From A Topographical Dictionary of Ireland, 1837
CARNEW, a market and post-town, and a parish, partly in the baronies of SCAREWALSH and GOREY, county of WEXFORD, but chiefly in the barony of SHILLELAGH, county of WICKLOW, and province of LEINSTER, 23 miles (S. W. by S.) from Wicklow, and 47 (S. by W.) from Dublin; containing 6865 inhabitants, of which number, 826 are in the town. During the disturbances of 1798, Colonel Walpole, who had been ordered to collect what forces he could and place them under the command of General Loftus, then at Gorey, arrived at this place on the evening of June 2nd, with 500 men, two six-pounders, and a howitzer, which he stationed here as the best point from which to attack the insurgents, who were encamped at Ballymore Hill. On the following day, leaving two companies in the town, he marched with the remainder to Gorey, where, in conjunction with General Loftus, he concerted a plan for attacking the enemy by two different routes on the following day. But unfortunately disregarding the arrangement he had made, and rashly assuming the entire command, he led his men into a defile, where a great number were slaughtered, and he was killed in the first onset. The insurgents, after spending several days in plundering the town and neighbourhood of Gorey, advanced to Carnew, which they destroyed, with the exception of a malt-house, in which the garrison had retired; and after several ineffectual attacks, in which they sustained considerable loss, pursued their march to Kilcavan Hill. Near Ballyellis, also, while a troop of the ancient Britons, under the command of Capt. Erskine, was on its march to attack the insurgents, they blocked up the way with cars, carts, &c, hemmed in the little party on all sides, and killed every one of the troop, who were all buried in the vicinity.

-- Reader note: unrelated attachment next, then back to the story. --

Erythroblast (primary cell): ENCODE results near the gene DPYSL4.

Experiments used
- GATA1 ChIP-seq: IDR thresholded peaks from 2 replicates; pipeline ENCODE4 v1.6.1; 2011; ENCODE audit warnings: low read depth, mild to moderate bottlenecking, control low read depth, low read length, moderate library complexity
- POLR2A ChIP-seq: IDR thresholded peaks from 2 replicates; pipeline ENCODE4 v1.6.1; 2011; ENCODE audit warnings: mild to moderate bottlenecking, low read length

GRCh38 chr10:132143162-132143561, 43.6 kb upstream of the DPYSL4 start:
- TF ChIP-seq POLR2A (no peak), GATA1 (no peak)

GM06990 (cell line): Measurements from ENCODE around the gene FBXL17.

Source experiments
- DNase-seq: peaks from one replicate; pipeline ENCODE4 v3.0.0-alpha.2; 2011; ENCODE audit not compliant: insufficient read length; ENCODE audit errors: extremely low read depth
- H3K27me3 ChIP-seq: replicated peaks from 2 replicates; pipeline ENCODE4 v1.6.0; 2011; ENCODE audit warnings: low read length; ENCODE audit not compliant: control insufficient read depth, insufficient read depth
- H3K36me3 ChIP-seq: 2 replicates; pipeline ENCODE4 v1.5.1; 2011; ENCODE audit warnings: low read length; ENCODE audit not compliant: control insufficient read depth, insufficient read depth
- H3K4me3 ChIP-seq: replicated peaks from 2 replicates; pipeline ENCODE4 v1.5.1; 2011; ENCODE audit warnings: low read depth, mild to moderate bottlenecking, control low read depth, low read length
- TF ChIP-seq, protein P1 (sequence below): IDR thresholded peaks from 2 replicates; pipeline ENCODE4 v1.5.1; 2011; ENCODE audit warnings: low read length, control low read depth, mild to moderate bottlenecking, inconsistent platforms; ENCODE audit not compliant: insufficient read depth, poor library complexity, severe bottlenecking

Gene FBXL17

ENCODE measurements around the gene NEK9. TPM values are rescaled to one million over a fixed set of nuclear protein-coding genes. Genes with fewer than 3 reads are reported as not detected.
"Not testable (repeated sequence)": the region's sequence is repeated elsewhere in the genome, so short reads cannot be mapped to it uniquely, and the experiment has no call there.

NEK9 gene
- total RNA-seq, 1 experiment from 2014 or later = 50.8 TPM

The town is situated on the road from Gorey to Tullow and Carlow, and on the side of a mountainous eminence that overlooks a fertile valley. It consists principally of one street, containing 131 houses, and has, during the last three or four years, been greatly improved by Earl Fitzwilliam, who has, besides other buildings, erected two rows of neat houses. The air is salubrious, and there is a good supply of water, but peat is obtained only from a bog at the distance of seven miles. Two snuff and tobacco manufactories, and a small brewery, are carried on. The market is on Thursday, chiefly for potatoes, pigs, and poultry; and horse and cattle fairs, which are frequently attended by English dealers, are held by patent on the first Thursday after the 12th of Feb., May, Aug., and Nov. Four other fairs have been recently established, and are held on the 1st of April, July, and Oct., and Dec. 22nd. Petty sessions are held on alternate Saturdays, in a neat building erected by Earl Fitzwilliam, over which is the constabulary police barrack, this town being the residence of the chief constable of the Tinahely district.